• This folder contains a set of YAML files that define what properties are available to set in for peripherals in the devicetree. These are the properties that the drivers need when doing their configuration. The devicetree parser will enforce any requirements and defaults.
  • include/zephyrboards/dt-bindings
    • This contains a set of header files that can be imported into devicetree configs to provide constants. Since full C isn’t supported in devicetree, ports usually copy constants here for use. I added peripheral clock mappings in lpc84x_clock.h. Since I didn’t want to figure out the whole pinctrl system, I added constants to lpc84x-pinctrl.h for pin selection and let the drivers do more of the heavy lifting for pin configuration.
  • soc/arm/nxp_lpc/lpc84x
    • This is where support for the base microcontroller is added, without any peripherals. Here we use Kconfig to configure the number interrupts, choose the CPU architecture, select any architecture-specific options, and enable drivers. Importantly, I believe the HAS_MCUX flag triggers the NXP HAL to be compiled, although I still had to add a few files specific to the LPC845 in CMakeLists.txt. The linker script is also here, but we simply import the architecture specific one. Last but not least, clock configuration is generally done in soc.c which I kept simple and just used the 30MHz internal oscillator.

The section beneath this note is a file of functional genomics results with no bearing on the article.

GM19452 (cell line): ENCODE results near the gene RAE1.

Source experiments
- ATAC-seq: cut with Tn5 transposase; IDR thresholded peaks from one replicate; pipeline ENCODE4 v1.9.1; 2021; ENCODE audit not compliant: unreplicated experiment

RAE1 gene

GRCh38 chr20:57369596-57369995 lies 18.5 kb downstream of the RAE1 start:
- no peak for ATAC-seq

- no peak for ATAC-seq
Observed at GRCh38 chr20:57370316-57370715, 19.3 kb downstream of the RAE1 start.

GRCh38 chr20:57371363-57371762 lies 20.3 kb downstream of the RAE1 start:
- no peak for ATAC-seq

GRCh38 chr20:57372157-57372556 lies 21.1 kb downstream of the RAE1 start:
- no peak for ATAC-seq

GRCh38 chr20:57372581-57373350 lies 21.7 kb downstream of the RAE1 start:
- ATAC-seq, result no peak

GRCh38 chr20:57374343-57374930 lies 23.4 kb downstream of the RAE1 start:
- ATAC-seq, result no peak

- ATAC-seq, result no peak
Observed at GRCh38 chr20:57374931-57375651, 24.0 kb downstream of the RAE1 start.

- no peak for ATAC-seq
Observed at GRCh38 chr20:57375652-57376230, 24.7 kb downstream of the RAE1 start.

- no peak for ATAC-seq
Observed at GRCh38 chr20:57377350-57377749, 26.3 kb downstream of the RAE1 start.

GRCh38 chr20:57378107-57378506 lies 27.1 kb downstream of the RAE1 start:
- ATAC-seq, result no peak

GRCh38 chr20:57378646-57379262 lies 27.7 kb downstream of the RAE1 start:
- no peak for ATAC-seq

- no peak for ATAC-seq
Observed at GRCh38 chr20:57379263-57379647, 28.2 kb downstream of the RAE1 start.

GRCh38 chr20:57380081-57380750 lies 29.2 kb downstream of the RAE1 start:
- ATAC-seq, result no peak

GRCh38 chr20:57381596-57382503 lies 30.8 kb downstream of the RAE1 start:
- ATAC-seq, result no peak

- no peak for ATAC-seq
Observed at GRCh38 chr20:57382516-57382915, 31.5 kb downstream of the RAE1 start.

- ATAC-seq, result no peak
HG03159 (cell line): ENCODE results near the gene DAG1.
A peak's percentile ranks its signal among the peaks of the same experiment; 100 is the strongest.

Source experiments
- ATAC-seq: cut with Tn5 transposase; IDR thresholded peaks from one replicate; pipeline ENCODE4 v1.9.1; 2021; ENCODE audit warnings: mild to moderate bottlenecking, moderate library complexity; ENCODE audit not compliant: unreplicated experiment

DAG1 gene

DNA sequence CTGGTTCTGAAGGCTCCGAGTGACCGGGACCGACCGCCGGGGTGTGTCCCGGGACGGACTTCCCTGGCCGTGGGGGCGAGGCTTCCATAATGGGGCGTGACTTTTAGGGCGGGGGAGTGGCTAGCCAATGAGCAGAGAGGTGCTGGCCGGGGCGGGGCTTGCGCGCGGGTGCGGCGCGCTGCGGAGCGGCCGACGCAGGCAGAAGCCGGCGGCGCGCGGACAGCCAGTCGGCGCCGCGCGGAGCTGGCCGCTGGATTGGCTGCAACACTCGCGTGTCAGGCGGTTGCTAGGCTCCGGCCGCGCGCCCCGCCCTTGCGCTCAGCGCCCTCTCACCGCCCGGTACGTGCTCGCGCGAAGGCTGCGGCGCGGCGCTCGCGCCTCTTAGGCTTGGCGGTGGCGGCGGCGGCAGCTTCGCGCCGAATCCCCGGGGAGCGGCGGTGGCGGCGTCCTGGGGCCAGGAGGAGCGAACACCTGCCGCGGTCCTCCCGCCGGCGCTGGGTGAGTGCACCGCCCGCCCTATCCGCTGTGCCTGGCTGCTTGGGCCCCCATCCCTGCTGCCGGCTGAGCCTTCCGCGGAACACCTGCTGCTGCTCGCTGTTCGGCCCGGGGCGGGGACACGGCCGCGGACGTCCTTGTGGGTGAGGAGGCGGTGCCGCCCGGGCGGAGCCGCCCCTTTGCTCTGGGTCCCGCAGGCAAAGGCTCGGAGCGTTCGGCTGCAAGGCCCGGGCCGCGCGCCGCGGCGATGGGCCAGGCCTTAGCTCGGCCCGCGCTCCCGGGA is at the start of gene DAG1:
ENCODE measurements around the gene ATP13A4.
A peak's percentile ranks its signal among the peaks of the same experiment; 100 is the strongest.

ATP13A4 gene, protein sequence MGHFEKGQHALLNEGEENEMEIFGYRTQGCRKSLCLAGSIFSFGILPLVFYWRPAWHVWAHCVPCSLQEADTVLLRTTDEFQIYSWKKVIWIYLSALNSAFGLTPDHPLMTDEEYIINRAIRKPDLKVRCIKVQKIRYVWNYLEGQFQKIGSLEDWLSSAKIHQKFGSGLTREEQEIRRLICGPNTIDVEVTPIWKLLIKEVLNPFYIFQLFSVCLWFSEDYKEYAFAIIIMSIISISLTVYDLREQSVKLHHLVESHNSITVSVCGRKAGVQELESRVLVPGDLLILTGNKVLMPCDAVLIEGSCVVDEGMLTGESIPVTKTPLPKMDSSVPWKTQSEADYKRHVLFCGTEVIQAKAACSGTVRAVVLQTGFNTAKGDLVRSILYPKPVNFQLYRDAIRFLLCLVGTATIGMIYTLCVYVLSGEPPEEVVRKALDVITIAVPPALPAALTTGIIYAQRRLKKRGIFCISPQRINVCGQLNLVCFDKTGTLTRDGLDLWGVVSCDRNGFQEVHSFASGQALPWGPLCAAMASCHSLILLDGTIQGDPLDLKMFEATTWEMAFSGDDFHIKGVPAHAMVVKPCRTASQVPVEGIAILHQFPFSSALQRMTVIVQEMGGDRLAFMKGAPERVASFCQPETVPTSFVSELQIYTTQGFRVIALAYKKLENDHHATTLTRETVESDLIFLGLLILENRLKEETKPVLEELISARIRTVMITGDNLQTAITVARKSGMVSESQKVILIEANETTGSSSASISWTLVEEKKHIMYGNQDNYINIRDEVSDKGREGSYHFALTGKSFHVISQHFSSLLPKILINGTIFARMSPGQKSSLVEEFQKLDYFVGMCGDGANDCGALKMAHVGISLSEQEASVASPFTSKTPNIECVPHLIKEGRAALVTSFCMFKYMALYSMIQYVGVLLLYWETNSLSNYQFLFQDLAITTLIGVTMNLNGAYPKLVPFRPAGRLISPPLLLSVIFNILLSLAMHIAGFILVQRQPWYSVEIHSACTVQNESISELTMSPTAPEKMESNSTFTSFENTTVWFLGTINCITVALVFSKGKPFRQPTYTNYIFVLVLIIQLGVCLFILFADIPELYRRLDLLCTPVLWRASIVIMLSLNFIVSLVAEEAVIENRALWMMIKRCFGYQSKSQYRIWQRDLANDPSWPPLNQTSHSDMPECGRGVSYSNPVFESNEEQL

Doing all of the above can sound quite daunting. The first step is really just to get the microcontroller booted and running main() at all, no gpio or serial drivers needed. You can use the debugger or even just call into the vendor APIs to check this. To get here, you really only need the boilerplate board files, basic devicetree without peripherals, and the basic set of Kconfig selections in the soc folder. Once you have Zephyr booting, then you can proceed to add driver support for each of the peripherals. Remember, you can hardcode as much as you want during development. Start from a known good state, then change things one at a time.


Since I had a couple of LPC845 samples laying around, I decided to build a board. I’ve always wanted another LIN board to use with JABI, so I designed a USB to 4x LIN converter. Since I didn’t have any LIN transceivers, I tried designing my own. The first design is what I used with attiny10_lin which uses a single FET level shifter. Since current sink capabilities are limited by the IO pin used, I did a second design which uses two BJTs for TX and one diode for RX. The layout was definitely easier due to the switch matrix, but probably not to the extent that justifies the additional cost.

As expected, it mostly worked! I had to do a complete refactor of my LIN API since it required a ridiculous amount of memory for storing queued frames. The LIN transceivers both break the LIN specification since the slew rate is too steep and voltage levels defining high and low are far stricter than required. I also didn’t have a CP2102N and only a CP2102, so couldn’t test the LPC845 bootloader. Still, very happy with the outcome.